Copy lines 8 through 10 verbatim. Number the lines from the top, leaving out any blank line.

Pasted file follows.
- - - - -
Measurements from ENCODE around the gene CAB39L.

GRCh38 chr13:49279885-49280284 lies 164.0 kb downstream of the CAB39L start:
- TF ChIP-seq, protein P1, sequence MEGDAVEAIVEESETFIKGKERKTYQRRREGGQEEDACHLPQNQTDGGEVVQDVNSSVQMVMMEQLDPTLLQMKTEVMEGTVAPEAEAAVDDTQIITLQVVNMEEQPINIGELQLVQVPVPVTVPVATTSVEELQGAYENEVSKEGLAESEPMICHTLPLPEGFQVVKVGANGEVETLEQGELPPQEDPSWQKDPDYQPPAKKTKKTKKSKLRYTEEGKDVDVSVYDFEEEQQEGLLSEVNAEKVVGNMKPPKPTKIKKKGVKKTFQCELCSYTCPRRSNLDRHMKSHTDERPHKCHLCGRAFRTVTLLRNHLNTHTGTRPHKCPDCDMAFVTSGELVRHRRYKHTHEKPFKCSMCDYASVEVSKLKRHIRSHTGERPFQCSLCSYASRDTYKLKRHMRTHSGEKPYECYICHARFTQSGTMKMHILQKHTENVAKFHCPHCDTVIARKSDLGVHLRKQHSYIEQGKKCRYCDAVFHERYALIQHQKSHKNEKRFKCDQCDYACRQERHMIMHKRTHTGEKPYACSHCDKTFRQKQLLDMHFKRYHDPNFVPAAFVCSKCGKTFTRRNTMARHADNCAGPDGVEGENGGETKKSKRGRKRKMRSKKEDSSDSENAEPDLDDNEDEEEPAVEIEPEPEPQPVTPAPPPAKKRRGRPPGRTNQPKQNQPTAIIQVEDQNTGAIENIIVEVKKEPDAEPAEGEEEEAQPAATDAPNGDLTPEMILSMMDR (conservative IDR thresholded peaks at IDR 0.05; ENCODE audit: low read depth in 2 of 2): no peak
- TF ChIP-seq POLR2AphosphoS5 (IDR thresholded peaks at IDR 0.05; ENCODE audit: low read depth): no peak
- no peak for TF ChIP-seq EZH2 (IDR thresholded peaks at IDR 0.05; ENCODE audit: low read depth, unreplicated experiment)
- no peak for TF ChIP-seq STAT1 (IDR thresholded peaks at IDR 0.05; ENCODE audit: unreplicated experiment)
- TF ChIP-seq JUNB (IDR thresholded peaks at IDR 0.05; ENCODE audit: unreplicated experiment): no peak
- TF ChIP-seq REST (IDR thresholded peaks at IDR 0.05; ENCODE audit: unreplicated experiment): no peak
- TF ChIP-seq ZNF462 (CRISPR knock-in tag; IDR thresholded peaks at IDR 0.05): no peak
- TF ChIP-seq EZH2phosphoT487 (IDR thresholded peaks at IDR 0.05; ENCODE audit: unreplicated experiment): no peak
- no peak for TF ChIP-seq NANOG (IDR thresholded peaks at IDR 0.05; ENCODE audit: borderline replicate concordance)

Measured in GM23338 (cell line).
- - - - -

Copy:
- TF ChIP-seq REST (IDR thresholded peaks at IDR 0.05; ENCODE audit: unreplicated experiment): no peak
- TF ChIP-seq ZNF462 (CRISPR knock-in tag; IDR thresholded peaks at IDR 0.05): no peak
- TF ChIP-seq EZH2phosphoT487 (IDR thresholded peaks at IDR 0.05; ENCODE audit: unreplicated experiment): no peak